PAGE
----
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The Extra Pass: Knicks fighting for something Nets have in odd role reversal

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NEW YORK — The Knicks desperately want something that Brooklyn already has, a playoff spot that was secured thanks to the Nets putting together a 30-12 record since Jan.1, the best in the Eastern Conference during that stretch.

It’s a strange reversal that’s occurred in a relatively short period of time by NBA standards, and an odd one for New York, to say the least.

Less than 24 hours after the Nets officially accomplished one of their preseason goals, the Knicks showed that they aren’t yet ready to give up on theirs. New York blasted Brooklyn 110-81 on Wednesday, and put the game away early by getting out to a lead of as many as 25 points over the game’s first 24 minutes.

“Our guys are hungry,” Knicks head coach Mike Woodson said afterward. “Normally anybody comes off [a West Coast trip], that game getting back is a tough game. Our guys came out with energy and ready to play. It was a 48-minute performance tonight and we will need that the rest of the way.”

Nets head coach Jason Kidd didn’t see much fight out of his guys, perhaps slightly less motivated than New York after clinching a playoff spot, and maybe a little fatigued playing on the second night of a back-to-back set.

“It happens,” Kidd said. “It’s the schedule. We fought last night, tonight we came out a little sluggish. But give New York credit, they won the game and we move on.”

Brooklyn was ready to move on from its little brother status to the New York franchise last summer, when the team traded for Paul Pierce and Kevin Garnett not only to bolster its postseason chances, but to steal as much of the spotlight as possible.

The Nets want the attention and devotion of the New York basketball market, which is something that’s belonged to the Knicks exclusively for decades despite the lack of anything remotely resembling sustained success. Assembling a team by adding two veteran Hall of Fame caliber champions and spending record payroll dollars did that to a certain extent, but only winning, and doing so at a level above and beyond what the Knicks have been able to will incrementally begin to sway the city’s fan base.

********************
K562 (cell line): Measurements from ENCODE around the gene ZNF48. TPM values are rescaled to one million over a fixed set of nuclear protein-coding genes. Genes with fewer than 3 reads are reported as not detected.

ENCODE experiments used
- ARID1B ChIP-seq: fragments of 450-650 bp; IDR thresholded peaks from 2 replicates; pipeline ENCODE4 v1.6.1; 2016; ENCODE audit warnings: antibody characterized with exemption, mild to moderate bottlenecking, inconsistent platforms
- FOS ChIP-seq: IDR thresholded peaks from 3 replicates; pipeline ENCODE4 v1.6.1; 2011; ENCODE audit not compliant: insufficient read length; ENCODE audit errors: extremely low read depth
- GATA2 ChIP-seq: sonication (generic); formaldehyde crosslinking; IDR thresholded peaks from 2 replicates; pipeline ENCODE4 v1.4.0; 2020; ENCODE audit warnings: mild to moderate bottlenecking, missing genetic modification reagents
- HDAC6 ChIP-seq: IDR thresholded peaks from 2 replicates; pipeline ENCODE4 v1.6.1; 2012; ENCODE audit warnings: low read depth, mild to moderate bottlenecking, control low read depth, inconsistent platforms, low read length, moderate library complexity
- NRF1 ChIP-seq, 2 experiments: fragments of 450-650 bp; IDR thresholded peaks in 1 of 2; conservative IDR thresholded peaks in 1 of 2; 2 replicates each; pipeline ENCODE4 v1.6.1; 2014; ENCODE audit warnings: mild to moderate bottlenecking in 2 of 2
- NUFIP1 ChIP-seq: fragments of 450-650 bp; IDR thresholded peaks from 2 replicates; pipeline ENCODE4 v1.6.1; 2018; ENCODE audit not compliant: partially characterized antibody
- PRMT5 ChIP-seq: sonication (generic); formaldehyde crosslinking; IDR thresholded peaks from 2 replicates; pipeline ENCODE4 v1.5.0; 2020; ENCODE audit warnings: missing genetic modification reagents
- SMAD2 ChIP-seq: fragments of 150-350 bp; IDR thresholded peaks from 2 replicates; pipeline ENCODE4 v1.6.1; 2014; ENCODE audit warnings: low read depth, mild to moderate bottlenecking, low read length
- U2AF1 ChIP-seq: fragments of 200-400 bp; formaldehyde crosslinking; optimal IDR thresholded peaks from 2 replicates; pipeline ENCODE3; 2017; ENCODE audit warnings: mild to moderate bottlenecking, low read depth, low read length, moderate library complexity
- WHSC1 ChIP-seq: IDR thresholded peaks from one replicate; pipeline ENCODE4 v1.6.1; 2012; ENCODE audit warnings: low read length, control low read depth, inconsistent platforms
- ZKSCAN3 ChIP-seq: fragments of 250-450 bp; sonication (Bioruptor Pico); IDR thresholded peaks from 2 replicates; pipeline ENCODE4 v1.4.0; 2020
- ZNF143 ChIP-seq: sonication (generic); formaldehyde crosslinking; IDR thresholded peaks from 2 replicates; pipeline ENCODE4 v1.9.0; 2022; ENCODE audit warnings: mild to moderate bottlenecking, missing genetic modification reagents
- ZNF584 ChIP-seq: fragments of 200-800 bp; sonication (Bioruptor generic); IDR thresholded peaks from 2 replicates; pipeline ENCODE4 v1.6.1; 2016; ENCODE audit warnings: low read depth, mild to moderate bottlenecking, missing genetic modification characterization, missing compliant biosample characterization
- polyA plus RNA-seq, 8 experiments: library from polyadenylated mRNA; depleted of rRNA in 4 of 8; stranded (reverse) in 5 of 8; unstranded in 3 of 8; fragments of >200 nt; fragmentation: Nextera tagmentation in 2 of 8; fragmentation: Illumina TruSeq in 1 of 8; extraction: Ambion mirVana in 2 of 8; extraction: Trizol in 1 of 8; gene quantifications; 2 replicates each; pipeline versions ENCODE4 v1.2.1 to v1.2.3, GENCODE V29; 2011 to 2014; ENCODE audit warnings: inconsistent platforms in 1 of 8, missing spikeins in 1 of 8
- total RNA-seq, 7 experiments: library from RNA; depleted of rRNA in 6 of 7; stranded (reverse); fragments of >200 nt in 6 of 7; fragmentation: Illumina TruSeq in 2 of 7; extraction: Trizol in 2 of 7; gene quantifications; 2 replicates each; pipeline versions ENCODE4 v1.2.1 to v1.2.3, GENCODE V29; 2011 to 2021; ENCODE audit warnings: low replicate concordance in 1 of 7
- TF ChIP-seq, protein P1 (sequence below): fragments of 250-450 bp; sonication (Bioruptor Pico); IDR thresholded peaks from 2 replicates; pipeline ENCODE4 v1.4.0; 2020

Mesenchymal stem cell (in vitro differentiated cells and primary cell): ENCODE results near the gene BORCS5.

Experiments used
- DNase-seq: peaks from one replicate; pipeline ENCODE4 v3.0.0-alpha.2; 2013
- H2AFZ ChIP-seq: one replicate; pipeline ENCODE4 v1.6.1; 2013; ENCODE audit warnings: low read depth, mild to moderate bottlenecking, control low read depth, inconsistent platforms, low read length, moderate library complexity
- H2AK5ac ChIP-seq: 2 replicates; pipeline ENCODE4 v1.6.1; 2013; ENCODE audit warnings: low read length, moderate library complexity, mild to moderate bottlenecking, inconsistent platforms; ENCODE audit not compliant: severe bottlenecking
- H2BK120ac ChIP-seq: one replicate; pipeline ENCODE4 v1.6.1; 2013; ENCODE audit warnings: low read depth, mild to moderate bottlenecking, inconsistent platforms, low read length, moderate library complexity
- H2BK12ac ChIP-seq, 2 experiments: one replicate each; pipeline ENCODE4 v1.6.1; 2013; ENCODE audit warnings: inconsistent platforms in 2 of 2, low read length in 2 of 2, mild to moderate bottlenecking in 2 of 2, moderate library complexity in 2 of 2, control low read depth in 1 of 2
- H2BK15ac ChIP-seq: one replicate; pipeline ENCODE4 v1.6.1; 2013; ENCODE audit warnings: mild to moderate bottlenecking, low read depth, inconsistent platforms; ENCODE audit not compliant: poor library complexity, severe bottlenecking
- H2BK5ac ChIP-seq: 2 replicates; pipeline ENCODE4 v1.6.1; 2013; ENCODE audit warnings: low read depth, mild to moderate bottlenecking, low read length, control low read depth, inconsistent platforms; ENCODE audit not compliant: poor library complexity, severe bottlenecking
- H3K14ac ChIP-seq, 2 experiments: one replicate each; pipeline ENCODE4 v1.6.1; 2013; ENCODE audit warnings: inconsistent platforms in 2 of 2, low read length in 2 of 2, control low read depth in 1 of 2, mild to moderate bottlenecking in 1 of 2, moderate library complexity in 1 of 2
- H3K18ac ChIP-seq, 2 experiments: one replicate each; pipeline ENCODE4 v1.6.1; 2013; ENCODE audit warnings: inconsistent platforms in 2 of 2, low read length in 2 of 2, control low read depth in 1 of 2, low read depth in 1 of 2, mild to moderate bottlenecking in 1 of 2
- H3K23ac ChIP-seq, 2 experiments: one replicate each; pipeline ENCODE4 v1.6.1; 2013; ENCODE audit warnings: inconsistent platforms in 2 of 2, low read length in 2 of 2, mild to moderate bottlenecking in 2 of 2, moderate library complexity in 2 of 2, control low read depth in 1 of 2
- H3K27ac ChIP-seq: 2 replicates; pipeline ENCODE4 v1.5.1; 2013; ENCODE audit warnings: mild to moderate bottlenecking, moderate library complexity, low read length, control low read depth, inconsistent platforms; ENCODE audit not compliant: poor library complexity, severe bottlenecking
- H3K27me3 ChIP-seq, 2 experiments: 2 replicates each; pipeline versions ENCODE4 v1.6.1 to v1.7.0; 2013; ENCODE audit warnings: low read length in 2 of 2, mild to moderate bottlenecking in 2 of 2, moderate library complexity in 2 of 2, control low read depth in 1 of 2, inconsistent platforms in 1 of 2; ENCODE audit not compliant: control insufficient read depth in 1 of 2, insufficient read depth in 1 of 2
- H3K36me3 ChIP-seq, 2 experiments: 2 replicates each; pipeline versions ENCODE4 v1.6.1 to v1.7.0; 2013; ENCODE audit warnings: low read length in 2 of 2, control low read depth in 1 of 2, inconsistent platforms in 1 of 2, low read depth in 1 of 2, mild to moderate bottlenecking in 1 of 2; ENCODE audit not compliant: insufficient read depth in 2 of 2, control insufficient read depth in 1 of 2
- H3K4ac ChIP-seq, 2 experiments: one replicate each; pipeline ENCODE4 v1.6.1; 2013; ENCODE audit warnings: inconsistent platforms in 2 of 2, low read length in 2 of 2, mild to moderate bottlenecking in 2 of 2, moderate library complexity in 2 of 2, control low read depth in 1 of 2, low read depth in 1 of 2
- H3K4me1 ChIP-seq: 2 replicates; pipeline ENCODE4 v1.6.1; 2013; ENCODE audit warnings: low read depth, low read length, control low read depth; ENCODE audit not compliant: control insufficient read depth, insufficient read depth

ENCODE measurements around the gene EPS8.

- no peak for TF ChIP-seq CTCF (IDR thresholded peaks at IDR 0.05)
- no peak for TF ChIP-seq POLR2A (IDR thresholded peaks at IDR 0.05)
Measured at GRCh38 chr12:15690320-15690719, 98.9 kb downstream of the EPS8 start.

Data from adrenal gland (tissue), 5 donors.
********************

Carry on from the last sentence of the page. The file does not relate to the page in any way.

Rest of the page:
One of Brooklyn’s newest players, however, tried to immediately accelerate the process.

Pierce stoked the flames of the budding rivalry early and often, which meant little to a Knicks team coming off of a campaign that saw them reach the second round of the playoffs for the first time in 13 years; it was easy to dismiss what was coming out of Brooklyn as nothing more than a bunch of noise.

But flash forward more than eight months later, and it’s New York that’s after the adulation that the Nets have recently received.

The Knicks played like it, which they should have considering every game the rest of the way will severely impact their playoff chances. They also got some help with the Hawks losing, which put New York percentage points ahead of them in the standings and back in the playoff picture, if only for one night.

Atlanta doesn’t even seem to care if it gets in, with GM Danny Ferry saying candidly, “Our goal is not to be the eighth seed.” This seemed almost incomprehensible to J.R. Smith, who started off hot against the Nets and led his team with 24 points.

“That’s unbelievable for somebody to say they’re not worried about being in the playoffs,” Smith said. “I thought that’s what you played for, but, obviously not. I guess.”

Carmelo Anthony’s remarks, predictably, stated essentially the opposite.

“It means a lot to know that we’re in a dogfight coming down toward the end of the season,” Anthony said. “And this stretch is important. I thought that West Coast trip was a real big trip for us to come out of it with a winning record, and then to come back tonight and take care of business on our own home court. It was definitely a big win for us, and we look forward to this battle coming down to the next seven or eight games that are left.”

There was doubt for much of the season that the Knicks were playing out a wasted year, but Anthony’s belief never wavered. The schedule is extremely tough the rest of the way, with New York facing Eastern Conference playoff teams in all six of the team’s remaining matchups.